The European project SESAME (Southern European Seas: Assessing and Modelling Ecosystem changes) is dedicated to the assessment of ecological changes in the Mediterranean and Black seas during these last decades. This assessment will be done by combining statistical analysis of available data and the development of a 3D hydrodynamical-biogeochemical model. Data available since 1960 for the Black Sea from the databases MEDAR and NATO have been completed with data provided by SESAME partners. These data sets have been analyzed using DIVA, a geostatistical analysis tool developed by the GHER laboratory of the University of Liège. The DIVA analysis relies on a finite element resolution, taking into account coastlines, sub-basins, and advection by ocean currents. DIVA analysis generates spatially interpolated fields for biogeochemical and physical variables. Outputs consist in sets of analysis as well as error fields, and colorimetric scaled maps related to several depth layers. Biogeochemical variables considered consist in measures of chlorophyll, inorganic nutrients concentration, and phytoplankton abundances; physical variables consist in temperature and salinity. These treatments of the Black sea data sets offer an overview of the global pattern of the Black sea biogeochemical structure, and its evolution through the time periods concerned by the project. The interpolated fields generated by the DIVA tool will be used to validate the outputs of the 3D hydrodynamical-biogeochemical model developed for the north-western shelf of the Black sea in the framework of SESAME. [less ▲]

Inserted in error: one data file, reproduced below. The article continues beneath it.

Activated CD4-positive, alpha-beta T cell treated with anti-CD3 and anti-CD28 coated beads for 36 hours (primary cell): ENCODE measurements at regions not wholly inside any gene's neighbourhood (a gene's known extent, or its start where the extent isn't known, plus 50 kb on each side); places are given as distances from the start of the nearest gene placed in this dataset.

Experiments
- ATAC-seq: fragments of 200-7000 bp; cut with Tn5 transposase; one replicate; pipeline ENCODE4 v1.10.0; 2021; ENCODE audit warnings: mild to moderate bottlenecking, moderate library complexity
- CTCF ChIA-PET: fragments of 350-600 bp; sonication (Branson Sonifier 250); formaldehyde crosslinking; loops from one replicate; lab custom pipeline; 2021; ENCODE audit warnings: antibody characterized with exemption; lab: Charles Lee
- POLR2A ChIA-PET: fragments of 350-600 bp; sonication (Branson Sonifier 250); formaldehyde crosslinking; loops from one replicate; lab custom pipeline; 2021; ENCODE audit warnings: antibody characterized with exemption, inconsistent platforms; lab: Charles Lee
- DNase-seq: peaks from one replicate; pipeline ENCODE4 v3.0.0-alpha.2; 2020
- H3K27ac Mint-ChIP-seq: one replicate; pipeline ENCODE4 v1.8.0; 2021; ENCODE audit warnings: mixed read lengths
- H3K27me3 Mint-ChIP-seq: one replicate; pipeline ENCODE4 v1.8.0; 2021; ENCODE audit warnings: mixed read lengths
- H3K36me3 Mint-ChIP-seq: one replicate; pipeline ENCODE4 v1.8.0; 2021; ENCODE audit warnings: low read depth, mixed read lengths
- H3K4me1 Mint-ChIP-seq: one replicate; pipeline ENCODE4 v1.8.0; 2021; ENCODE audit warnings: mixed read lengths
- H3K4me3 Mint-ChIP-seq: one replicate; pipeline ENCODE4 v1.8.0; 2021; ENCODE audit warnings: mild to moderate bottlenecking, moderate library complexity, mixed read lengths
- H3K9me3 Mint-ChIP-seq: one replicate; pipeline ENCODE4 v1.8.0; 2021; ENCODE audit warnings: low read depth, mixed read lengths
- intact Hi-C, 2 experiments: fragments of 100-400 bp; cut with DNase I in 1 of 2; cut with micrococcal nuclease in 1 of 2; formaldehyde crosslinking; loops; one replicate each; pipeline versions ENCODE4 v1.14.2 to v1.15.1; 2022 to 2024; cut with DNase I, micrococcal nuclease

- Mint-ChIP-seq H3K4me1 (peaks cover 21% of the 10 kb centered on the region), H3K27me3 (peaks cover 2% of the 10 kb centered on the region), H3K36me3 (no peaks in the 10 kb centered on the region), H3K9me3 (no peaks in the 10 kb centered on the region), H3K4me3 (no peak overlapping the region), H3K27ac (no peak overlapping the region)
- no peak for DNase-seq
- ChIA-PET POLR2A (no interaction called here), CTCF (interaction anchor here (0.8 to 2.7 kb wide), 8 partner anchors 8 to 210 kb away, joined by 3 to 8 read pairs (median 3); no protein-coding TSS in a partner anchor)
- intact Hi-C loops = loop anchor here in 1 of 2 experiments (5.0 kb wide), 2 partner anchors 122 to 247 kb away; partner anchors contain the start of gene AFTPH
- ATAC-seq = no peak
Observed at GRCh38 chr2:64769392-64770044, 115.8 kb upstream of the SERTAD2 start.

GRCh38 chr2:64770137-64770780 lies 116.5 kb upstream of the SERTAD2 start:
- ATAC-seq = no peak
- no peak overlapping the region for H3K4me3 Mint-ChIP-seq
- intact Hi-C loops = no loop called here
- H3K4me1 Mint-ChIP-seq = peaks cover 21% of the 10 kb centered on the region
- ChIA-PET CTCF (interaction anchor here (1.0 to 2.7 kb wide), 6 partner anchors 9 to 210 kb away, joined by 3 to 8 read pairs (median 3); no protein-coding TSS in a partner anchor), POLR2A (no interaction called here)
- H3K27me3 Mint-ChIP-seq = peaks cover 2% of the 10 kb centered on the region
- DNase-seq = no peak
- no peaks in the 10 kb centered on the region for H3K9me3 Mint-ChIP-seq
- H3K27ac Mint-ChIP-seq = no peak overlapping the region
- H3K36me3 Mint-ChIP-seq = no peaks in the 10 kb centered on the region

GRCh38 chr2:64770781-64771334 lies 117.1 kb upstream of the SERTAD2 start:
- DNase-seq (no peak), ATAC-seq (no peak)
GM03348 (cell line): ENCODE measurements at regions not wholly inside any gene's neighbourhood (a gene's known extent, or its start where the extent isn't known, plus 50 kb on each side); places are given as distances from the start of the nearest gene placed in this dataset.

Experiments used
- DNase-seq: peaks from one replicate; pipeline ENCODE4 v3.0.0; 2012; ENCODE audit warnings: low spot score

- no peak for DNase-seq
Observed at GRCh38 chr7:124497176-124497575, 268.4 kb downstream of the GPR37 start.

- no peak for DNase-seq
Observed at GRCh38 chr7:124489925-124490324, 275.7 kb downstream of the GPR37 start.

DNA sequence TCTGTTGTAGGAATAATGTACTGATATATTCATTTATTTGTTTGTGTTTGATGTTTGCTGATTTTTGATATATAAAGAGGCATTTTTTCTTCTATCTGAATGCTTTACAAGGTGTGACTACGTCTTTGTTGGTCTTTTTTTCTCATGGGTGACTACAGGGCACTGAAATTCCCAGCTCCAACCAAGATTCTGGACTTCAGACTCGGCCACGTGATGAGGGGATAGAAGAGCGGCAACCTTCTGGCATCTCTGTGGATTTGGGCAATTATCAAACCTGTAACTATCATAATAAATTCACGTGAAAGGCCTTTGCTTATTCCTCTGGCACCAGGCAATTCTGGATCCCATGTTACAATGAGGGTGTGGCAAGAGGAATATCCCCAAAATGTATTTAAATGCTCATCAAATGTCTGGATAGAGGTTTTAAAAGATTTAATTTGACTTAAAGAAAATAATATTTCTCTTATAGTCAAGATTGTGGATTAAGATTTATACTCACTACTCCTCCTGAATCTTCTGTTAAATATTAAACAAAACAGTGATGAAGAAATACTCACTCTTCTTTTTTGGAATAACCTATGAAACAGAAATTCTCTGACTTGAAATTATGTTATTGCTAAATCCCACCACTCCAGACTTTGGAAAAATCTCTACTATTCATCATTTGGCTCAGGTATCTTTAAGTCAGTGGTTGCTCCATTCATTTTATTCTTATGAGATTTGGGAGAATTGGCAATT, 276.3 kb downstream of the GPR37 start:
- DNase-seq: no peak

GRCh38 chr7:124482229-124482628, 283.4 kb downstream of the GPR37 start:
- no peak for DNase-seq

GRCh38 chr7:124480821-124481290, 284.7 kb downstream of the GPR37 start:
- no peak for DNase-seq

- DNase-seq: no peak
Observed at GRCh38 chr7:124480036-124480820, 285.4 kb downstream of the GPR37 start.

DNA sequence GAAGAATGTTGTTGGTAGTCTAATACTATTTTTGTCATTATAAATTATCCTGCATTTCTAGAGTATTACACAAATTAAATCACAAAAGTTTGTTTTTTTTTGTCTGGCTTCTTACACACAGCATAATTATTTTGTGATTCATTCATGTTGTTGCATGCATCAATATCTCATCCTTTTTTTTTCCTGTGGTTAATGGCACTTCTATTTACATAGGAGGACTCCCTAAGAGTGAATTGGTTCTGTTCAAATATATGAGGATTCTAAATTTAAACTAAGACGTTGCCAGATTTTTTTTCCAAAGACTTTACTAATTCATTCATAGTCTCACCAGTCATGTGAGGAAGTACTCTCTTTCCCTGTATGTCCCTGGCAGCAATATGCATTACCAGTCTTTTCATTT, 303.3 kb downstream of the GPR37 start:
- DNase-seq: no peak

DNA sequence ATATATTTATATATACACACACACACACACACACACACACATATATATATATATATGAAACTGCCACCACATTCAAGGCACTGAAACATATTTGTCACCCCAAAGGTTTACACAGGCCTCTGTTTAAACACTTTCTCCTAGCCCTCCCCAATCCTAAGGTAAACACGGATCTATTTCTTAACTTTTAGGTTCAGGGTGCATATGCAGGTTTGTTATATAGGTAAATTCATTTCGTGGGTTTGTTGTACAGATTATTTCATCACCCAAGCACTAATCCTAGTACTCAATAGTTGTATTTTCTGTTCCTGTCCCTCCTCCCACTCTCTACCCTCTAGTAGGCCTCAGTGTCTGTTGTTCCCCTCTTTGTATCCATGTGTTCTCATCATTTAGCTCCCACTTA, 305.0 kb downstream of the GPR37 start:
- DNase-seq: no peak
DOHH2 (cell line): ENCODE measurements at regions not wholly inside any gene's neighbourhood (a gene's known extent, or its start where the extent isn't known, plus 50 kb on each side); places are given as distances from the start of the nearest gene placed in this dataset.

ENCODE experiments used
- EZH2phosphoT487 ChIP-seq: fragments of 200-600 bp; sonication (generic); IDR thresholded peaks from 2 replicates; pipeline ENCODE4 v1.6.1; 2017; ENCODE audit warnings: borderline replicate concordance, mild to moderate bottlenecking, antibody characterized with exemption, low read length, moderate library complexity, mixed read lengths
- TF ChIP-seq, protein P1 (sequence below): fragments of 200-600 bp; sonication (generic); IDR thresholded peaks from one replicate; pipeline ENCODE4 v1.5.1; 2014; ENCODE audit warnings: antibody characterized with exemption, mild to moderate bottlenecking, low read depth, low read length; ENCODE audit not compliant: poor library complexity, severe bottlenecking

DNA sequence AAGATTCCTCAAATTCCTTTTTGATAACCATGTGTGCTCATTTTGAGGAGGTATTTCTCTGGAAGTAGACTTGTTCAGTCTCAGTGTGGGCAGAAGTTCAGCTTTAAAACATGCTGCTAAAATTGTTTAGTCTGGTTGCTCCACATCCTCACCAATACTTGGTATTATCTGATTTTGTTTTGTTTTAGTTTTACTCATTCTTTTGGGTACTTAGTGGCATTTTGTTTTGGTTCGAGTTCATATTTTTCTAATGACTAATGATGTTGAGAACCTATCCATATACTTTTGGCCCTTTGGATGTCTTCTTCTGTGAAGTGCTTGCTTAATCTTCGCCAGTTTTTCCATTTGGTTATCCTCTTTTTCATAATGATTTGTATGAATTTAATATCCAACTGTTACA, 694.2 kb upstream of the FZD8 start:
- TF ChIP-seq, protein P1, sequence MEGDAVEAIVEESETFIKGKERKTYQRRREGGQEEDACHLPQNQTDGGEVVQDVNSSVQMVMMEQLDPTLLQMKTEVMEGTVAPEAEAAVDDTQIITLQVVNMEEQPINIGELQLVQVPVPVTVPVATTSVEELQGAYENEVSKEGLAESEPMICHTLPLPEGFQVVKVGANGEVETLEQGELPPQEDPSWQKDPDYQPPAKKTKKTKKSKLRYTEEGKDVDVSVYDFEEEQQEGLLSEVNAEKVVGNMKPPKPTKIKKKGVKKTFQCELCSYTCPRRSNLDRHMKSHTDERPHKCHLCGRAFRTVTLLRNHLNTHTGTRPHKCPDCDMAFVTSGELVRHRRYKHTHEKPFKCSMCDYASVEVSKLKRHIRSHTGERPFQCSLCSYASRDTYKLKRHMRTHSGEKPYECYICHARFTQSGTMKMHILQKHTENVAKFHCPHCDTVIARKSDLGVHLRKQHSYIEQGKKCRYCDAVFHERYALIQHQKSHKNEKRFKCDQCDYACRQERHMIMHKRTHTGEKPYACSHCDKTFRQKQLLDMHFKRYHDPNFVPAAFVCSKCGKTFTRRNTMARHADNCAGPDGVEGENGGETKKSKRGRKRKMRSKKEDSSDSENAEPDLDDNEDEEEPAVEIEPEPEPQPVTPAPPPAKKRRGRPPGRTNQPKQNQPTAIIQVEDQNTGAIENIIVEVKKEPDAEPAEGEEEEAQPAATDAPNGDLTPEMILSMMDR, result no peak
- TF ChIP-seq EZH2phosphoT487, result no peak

Detailed reference viewed: 19 (2 ULg)
Full Text
Peer Reviewed
See detailThree-dimensional analysis of oceanographic data with the software DIVA
Troupin, Charles ULg; Ouberdous, Mohamed ULg; Rixen, Michel et al

in Geophysical Research Abstracts (2008)

In oceanography, the process of gridding data is frequently used for various purposes, e.g. initialization of hydrodynamic models, or graphical representation of sparse data. DIVA (Data-Interpolating ... [more ▼]